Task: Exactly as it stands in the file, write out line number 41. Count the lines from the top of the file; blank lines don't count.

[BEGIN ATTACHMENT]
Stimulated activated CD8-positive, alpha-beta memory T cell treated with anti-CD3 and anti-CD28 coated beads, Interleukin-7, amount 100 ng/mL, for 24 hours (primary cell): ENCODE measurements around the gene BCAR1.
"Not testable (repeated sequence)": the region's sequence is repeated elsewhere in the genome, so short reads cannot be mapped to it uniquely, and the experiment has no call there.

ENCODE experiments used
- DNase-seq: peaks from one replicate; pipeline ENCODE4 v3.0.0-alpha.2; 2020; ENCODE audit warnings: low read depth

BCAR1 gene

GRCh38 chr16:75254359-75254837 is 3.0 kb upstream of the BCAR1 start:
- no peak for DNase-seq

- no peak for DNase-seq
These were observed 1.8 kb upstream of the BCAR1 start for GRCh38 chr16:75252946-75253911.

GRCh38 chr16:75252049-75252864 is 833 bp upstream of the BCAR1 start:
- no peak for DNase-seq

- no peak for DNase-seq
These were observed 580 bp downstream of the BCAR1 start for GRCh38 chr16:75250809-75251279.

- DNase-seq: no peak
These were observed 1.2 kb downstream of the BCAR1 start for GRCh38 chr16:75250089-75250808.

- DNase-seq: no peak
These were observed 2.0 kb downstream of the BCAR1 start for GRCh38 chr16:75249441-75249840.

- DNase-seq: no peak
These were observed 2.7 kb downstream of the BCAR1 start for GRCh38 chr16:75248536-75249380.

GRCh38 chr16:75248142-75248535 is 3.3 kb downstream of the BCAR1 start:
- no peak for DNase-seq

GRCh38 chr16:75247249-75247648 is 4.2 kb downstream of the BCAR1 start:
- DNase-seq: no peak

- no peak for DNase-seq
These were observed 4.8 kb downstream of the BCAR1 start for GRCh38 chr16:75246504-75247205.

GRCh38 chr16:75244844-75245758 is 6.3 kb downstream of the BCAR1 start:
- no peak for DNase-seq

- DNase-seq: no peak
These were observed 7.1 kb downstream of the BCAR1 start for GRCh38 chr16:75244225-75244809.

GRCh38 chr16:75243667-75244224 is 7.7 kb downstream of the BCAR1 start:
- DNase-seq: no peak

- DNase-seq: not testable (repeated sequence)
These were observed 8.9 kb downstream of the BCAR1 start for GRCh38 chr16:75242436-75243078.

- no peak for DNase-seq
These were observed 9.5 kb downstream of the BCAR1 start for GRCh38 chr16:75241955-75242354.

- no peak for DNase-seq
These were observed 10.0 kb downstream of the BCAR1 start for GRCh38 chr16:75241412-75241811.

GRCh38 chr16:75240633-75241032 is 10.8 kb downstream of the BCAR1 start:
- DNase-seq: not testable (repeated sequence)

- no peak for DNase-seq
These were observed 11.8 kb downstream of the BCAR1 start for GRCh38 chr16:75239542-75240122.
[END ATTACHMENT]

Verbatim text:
These were observed 11.8 kb downstream of the BCAR1 start for GRCh38 chr16:75239542-75240122.